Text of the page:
Being asked to write a column for the Florida Veterinarian magazine sounded very daunting at first. What could an advancement/development officer have to say that would be of interest to our readers?
After some contemplation, I realized that as an avid animal lover (and a certified crazy cat lady), I get the opportunity to talk about my favorite subject every day with some of the most amazing professionals in the veterinary field. I’m able to see the ever-changing work that continues to improve the lives of our companion animals, food animals, wildlife and aquatic creatures that we all care so deeply about. Many people think my job is just about raising money but in reality, it’s also that of a storyteller.
I find many of our veterinary stories so compelling that asking people for support becomes secondary to raising their awareness of how their dollars can make an impact in moving our college forward. I’d like to briefly tell you about a couple of our most recent initiatives that our team is excited to share.
The first development is the exciting news that UFCVM will soon have the first fully functional open heart surgery program for dogs in the country and the only one to offer a complex procedure known as cardio mitral valve repair. I’m not an authority on all the technical explanations of how the procedure is performed, but I do know that it will save hundreds, maybe thousands of dogs that suffer from this issue. Small-breed dogs most commonly develop this cardiac problem, which has previously been treated on a temporary basis with medication.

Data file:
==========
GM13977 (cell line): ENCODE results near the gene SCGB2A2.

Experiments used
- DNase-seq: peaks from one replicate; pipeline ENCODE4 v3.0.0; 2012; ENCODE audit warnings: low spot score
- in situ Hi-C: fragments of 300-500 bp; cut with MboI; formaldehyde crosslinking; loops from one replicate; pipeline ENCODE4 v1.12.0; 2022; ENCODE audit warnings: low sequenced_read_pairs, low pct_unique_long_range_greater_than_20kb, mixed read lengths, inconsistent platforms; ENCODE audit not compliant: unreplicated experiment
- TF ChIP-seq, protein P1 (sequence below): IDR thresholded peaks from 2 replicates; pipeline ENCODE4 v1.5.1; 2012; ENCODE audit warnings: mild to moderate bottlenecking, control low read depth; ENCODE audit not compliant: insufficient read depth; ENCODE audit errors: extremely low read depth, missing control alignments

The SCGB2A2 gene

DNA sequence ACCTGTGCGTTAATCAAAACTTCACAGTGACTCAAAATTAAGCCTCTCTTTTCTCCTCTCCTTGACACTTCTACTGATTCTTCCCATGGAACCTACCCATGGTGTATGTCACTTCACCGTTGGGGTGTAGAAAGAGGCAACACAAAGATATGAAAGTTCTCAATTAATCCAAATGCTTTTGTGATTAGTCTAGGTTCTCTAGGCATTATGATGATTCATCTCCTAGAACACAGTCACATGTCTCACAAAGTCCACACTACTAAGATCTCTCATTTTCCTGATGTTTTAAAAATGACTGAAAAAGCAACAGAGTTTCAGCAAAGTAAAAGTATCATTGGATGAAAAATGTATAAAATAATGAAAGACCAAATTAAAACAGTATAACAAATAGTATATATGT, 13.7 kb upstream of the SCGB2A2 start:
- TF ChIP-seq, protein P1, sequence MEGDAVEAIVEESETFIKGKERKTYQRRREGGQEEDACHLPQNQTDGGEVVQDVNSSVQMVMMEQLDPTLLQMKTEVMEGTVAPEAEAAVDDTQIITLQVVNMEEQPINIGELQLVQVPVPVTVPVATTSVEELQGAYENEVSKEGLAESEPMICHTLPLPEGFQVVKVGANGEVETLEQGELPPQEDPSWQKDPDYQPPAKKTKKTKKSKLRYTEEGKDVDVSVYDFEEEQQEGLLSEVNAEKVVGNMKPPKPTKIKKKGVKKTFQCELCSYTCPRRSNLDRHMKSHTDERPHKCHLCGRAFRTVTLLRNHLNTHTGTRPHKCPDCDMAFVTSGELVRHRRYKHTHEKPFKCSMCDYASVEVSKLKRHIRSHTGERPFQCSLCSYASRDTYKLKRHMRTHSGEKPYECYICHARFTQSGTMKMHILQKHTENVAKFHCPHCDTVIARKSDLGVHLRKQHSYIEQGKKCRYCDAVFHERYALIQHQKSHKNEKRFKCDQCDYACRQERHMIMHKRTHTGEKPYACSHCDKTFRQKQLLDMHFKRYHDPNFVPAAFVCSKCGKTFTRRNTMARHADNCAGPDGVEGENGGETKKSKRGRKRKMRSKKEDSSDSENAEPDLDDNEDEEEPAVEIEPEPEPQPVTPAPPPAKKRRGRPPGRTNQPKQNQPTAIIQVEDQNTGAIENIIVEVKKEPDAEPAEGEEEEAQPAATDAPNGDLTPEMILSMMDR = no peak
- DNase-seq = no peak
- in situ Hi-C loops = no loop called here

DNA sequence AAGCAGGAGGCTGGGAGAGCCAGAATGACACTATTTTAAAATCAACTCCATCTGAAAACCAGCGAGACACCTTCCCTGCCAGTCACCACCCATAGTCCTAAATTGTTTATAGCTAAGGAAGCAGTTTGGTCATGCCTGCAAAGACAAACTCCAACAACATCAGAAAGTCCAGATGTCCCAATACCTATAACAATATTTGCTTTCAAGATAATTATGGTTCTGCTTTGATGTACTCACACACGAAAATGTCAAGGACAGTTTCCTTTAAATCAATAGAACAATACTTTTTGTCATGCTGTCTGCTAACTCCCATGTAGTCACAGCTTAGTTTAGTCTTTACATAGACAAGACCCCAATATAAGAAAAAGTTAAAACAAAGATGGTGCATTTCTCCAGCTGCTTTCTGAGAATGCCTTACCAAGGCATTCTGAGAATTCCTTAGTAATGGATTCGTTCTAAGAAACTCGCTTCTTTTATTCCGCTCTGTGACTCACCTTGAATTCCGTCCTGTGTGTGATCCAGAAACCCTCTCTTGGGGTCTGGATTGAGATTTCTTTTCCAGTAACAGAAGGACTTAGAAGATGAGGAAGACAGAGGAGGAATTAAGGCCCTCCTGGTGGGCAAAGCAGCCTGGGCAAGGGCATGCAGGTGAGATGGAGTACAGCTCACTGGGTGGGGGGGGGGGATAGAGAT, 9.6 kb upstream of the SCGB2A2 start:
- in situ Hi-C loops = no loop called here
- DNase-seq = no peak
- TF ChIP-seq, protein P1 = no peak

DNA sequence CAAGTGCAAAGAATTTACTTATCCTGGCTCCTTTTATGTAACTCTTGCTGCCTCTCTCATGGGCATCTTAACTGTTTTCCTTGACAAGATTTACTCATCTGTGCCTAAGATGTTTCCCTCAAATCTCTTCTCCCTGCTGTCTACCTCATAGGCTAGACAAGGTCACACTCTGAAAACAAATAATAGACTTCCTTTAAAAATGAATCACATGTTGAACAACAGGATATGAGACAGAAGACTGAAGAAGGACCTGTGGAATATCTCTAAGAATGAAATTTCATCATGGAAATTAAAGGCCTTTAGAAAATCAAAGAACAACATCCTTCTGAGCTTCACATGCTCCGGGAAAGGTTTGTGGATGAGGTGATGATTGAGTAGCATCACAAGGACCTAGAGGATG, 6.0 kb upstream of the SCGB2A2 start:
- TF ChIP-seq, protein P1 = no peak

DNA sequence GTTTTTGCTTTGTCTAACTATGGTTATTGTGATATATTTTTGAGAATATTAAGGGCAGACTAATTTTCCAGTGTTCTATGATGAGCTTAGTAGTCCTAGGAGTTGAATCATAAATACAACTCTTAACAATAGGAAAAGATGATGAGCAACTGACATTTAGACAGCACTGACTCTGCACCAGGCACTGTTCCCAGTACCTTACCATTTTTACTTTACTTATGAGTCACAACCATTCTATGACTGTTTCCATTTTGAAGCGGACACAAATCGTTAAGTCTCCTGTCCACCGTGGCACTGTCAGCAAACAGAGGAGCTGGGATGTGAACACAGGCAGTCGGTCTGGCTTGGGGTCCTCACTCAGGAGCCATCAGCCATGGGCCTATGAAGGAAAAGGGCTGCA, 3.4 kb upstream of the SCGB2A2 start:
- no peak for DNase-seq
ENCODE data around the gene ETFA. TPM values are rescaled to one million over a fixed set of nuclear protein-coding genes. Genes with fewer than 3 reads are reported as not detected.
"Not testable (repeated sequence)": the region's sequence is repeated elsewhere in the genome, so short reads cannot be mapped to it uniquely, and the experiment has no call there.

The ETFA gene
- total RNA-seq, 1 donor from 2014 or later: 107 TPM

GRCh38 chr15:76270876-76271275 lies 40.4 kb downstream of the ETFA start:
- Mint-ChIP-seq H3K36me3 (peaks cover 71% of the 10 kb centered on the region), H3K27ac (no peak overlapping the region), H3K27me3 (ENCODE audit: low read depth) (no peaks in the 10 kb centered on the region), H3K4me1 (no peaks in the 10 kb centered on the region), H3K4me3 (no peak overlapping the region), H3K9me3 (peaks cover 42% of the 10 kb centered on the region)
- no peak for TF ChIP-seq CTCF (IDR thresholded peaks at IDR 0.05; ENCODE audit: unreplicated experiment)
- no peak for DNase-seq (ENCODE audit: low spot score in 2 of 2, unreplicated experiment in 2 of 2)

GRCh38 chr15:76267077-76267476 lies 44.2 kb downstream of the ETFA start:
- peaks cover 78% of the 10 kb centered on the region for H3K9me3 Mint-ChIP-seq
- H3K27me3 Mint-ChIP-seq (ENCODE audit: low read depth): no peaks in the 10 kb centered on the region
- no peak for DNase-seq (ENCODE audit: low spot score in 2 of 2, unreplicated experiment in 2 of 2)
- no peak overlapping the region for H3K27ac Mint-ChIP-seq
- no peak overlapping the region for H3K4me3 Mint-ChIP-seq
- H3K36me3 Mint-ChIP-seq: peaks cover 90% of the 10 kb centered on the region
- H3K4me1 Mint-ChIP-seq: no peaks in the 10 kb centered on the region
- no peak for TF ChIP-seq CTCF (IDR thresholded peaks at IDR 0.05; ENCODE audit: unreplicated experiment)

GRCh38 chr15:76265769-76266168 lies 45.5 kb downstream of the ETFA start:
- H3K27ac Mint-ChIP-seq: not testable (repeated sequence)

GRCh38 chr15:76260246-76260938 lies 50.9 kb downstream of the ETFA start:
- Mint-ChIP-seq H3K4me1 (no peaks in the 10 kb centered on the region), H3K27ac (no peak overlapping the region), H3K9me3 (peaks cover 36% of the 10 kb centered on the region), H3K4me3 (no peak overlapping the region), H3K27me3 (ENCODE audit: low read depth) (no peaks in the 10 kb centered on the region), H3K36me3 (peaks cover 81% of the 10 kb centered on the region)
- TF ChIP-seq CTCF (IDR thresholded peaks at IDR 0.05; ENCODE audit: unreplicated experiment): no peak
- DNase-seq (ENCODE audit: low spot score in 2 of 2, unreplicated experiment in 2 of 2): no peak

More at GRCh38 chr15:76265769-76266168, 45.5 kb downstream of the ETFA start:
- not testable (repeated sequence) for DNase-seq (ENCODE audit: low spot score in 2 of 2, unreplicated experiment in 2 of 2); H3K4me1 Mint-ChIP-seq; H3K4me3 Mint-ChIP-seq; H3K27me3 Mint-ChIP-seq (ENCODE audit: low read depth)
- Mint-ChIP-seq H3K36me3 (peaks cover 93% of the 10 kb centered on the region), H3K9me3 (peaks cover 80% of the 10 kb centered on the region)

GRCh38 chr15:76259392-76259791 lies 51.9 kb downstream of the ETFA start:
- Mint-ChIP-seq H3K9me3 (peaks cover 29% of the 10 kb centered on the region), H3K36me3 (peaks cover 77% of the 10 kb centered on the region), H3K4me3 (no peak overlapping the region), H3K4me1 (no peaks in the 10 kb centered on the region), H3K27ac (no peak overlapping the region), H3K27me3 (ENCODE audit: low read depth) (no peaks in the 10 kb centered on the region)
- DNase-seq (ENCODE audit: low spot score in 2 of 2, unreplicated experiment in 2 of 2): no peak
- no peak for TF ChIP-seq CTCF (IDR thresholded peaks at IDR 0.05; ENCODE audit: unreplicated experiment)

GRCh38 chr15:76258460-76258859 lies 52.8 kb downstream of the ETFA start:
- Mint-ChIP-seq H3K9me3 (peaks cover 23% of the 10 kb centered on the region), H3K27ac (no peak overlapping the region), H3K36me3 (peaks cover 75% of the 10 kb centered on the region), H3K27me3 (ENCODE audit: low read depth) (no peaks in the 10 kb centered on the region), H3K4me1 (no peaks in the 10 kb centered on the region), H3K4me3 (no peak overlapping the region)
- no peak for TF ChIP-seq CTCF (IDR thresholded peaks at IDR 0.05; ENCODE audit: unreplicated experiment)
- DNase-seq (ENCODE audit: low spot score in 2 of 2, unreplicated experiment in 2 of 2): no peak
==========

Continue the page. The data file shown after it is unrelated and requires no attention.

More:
A collaboration between renowned veterinary cardiologist, Masami Uechi, D.V.M., Ph.D, of Yokohama, Japan, and our college will make this all possible. Dr. Uechi has agreed to train UFCVM cardiologists, surgeons and other essential staff in mitral valve repair surgery. The collaboration will also involve cardiologists at UF Health Shands Children’s Hospital. Simon Swift, D.V.M, chief of the cardiology service, will head up the UFCVM team. This story is certainly an exciting one for my team to tell, and we look forward to sharing it with you. Sarah Carey’s story is included in this issue.
In the equine and large animal field, UFCVM is developing new robotic imaging technology that will eliminate the need for animals to be anesthetized before the scanning process. This groundbreaking technology will be developed through a collaborative effort of UF scientists in the veterinary field, engineering and human medicine. Stay tuned for further developments.
Aside from storytelling, my job is also to manage a team of committed advancement professionals who work tirelessly to garner support from individuals who care about the health and welfare of animals. Whether you are a grateful client of the hospital clinics, a shelter medicine advocate who cares about rescue animals, or someone with an interest in providing scholarship opportunities for our students, our goal is to help you find a way to make a difference in the lives of people and animals.
Please don’t hesitate to call me at 352-294-4256 or email me at firstname.lastname@example.org if you have any questions about our many programs or how you can help. We have a great team; we’re all honored to be here supporting the UFCVM, and we’re here if you need us.